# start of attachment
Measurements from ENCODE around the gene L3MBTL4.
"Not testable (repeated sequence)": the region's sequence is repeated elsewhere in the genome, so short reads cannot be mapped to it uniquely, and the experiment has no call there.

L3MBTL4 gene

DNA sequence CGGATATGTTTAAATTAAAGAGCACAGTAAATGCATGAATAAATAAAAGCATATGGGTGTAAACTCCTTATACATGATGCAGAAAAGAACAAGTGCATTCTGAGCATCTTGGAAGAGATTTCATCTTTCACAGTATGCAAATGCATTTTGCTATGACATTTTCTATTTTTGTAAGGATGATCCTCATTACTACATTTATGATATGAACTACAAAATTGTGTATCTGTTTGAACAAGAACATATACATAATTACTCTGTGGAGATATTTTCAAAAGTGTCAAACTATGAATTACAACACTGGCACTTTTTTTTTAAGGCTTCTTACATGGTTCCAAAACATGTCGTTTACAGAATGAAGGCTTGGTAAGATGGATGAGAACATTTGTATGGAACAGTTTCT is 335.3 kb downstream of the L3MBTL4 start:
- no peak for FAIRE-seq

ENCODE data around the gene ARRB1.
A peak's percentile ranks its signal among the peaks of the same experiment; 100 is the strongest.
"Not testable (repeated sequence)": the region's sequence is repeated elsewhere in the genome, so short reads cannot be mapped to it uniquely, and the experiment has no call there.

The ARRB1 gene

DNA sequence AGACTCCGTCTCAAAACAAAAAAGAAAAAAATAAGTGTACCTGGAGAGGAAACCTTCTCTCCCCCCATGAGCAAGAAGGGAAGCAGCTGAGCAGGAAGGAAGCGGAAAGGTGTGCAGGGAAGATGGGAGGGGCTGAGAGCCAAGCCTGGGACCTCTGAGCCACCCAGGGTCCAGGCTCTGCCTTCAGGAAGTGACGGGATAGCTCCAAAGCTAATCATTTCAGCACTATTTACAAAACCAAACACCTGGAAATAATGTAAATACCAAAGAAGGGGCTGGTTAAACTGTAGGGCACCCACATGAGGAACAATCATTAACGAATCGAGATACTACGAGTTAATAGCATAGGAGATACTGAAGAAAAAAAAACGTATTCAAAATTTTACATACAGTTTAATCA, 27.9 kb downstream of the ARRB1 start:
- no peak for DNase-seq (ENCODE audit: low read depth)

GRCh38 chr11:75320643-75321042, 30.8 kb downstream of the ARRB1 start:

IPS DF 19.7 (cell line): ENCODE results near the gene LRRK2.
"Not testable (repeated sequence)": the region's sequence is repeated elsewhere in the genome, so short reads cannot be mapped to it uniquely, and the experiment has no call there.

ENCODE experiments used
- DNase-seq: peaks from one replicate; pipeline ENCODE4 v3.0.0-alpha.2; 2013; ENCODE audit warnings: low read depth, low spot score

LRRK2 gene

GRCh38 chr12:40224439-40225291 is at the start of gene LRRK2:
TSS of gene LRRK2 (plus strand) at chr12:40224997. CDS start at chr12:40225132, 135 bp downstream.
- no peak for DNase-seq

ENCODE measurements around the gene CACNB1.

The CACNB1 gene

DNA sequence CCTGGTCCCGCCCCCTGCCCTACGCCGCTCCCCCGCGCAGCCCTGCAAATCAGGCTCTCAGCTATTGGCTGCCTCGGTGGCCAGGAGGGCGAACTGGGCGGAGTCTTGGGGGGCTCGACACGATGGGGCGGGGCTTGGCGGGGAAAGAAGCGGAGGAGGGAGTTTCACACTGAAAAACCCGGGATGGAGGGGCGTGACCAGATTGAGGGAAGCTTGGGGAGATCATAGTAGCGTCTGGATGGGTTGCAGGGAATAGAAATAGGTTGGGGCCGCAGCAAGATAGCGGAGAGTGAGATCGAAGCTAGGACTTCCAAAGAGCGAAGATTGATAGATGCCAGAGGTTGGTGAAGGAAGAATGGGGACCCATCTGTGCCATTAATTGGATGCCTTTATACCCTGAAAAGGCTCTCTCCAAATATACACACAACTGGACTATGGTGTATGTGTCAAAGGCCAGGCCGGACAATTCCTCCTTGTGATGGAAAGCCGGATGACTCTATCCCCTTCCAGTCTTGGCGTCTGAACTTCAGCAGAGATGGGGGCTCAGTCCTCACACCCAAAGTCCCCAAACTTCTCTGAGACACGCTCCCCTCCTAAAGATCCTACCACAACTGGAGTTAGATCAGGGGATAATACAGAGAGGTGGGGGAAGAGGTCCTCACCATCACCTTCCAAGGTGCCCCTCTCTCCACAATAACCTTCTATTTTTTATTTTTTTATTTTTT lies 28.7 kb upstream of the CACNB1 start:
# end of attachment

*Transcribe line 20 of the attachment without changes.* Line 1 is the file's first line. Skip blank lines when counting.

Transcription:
- no peak for DNase-seq